Drug patent expirations may cause a significant shift in the pharmacy benefits marketplace.
Looking 5 years into the future, the pharmacy benefits management industry is expected to grow. Why is this? The number of new generic medications entering the market is expected to slow down due to these blockbuster drugs loosening their patent exclusivity, which will diminish industry revenue.
Pharmacy benefits managers (PBMs) are known for negotiating lower prices for generic drugs, which helps increase profitability. Moreover, viewing this industry from an economic standpoint, we will see more growth in public and private health insurance, decreased unemployment rates, and more consumers covered under a prescription drug plan.
The Patient Protection and Affordable Care Act (ACA) is expected to keep expanding over the next 5 years. Penalties for uninsured consumers will force new consumers into the marketplace. In 2015, the penalty for being uninsured increased by 1% and nearly doubled in 2016 and will be adjusted for inflation thereafter.
While the industry is consolidating, it enables PBMs to have the leverage required to secure low-cost drugs from pharmaceutical manufacturing companies. Major players have aggressively started acquiring smaller companies in an attempt to increase their retail pharmacy network, bargaining power with drug manufacturers, and customer base.
PBMs that offer mail ordering services will begin to see the strongest growth. This is because they can offer a lower price on prescription medications by selling directly to consumers at a lower operating cost.
This is something we’re starting to see more often in the retail setting, as more patients are being automatically switched over to mail order pharmacy. Industry profitability is predicted to continue its upward trend over the next couple of years. We will begin to see more specialty medications and biologic therapies.
The ACA will expand consumer access to lower-cost generic drugs by preventing brand-name manufacturers from making label changes to the brand name or listed drugs, delaying generic products.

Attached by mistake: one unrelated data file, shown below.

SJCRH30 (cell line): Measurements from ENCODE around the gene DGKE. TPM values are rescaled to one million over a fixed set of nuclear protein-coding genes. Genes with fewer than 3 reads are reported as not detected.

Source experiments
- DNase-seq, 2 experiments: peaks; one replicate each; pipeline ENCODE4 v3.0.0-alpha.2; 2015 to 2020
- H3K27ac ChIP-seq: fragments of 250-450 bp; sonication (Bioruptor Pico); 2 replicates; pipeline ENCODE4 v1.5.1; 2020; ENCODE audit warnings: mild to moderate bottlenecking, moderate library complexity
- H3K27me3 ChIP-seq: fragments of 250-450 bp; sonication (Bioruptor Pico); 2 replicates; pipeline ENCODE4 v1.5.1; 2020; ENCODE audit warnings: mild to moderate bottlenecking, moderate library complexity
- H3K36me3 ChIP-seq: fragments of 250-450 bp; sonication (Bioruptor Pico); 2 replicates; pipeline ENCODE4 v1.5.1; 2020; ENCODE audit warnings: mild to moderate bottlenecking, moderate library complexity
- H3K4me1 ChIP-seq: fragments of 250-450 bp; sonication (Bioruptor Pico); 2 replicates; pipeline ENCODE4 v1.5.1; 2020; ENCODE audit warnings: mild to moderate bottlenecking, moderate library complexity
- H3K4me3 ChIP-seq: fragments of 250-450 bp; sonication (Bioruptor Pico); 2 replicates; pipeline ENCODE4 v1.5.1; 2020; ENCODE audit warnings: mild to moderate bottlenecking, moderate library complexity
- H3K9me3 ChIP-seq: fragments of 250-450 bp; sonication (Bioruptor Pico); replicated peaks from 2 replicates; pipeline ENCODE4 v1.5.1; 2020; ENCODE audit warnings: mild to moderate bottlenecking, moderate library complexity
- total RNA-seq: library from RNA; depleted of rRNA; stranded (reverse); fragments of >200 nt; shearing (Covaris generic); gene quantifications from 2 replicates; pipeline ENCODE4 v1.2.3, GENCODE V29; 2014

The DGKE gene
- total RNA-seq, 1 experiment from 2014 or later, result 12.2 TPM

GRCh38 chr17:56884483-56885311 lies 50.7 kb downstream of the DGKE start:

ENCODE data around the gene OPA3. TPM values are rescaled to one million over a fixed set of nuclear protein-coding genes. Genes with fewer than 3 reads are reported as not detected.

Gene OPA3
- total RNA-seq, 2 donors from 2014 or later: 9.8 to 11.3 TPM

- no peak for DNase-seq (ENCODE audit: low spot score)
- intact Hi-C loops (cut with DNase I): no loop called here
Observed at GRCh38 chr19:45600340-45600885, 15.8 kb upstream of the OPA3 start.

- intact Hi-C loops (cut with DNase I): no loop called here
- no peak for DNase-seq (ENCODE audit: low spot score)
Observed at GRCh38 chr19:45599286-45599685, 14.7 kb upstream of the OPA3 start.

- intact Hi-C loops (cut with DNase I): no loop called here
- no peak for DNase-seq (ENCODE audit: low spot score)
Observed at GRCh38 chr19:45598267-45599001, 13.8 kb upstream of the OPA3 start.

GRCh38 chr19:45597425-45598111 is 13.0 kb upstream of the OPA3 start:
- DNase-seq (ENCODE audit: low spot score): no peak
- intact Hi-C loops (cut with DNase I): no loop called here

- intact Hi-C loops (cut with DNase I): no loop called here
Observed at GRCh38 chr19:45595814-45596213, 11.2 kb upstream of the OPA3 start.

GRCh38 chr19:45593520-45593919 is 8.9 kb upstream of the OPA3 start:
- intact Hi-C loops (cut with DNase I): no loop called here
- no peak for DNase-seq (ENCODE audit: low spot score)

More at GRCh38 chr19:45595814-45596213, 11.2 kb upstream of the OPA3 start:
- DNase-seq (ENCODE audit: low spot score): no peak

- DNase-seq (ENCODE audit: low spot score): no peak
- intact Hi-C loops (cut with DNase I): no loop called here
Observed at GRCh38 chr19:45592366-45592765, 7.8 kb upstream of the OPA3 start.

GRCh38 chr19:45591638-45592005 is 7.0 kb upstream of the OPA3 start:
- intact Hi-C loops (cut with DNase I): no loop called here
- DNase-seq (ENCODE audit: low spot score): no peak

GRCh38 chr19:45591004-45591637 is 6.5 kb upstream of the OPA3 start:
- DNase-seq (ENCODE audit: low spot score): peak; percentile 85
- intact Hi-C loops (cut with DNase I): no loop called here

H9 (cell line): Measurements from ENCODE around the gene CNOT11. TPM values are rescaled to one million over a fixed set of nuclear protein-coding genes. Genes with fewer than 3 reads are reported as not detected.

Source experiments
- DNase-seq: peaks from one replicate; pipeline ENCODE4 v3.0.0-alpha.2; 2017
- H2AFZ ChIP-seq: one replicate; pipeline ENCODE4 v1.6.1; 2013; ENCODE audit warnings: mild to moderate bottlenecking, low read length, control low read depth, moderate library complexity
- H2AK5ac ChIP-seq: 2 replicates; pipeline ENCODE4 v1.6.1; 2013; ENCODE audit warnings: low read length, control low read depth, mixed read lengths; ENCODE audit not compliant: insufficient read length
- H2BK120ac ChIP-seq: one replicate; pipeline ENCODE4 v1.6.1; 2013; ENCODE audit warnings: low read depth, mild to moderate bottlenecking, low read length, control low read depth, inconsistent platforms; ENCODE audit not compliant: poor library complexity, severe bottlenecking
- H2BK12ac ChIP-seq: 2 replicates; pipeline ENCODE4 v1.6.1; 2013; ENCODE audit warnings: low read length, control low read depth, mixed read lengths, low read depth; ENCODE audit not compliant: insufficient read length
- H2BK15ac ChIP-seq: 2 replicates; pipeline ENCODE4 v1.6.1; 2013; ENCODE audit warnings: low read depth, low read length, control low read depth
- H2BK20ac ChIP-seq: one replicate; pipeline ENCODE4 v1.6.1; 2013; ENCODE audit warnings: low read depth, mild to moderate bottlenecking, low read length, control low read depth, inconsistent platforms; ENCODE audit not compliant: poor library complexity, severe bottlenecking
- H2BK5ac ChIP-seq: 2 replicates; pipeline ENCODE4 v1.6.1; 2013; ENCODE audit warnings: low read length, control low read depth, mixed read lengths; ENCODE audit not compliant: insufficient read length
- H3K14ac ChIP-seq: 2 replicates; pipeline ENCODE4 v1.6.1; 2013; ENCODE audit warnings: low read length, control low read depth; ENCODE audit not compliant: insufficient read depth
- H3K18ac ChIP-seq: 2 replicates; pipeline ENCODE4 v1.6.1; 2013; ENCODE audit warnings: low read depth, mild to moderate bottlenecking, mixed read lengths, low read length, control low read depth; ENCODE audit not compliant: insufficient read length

Patents for a remarkable number of blockbuster drugs started to expire in 2011 and continued this “patent cliff” into 2016. The majority of these therapies are considered small molecule drugs that treat common conditions that affect a significant patient population.
This “patent cliff” has forced more pharmaceutical companies to pivot their focus to the development of large molecule biologic drugs that treat rare conditions (also called orphan drugs), which affect a smaller patient population. Biologic drug manufacturers are able to benefit from a 12-year patent period that justifies the investment into innovative treatments.
This becomes more advantageous in comparison with smaller molecule therapies, such as blockbuster drugs that have only a 5-year patent period. Therefore, the ACA will assist in accelerating generic approvals for these generic alternatives—known as biosimilars—to biologics, which are very costly drugs on the market.
Typically, PBMs benefit from the lower cost of generics because of their ability to negotiate stronger discounts. The steady drop in the number of new generics into the marketplace will impel growth in industry profitability. We will likely see PBMs under stronger pressure to pass on cost savings to more consumers.
Greater regulatory scrutiny is expected to expand compliance costs for PBMs. New regulations will require PBMs to disclose more information on discounts and rebates from pharmaceutical manufacturers, forcing them to become more transparent.
Major companies with most market share:
About the Author
Brandon Welch is the executive vice president of the American Pharmacy Purchasing Alliance and sits on the Advisory Board of Digital Marketing for the University of South Florida , where he is a PharmD candidate.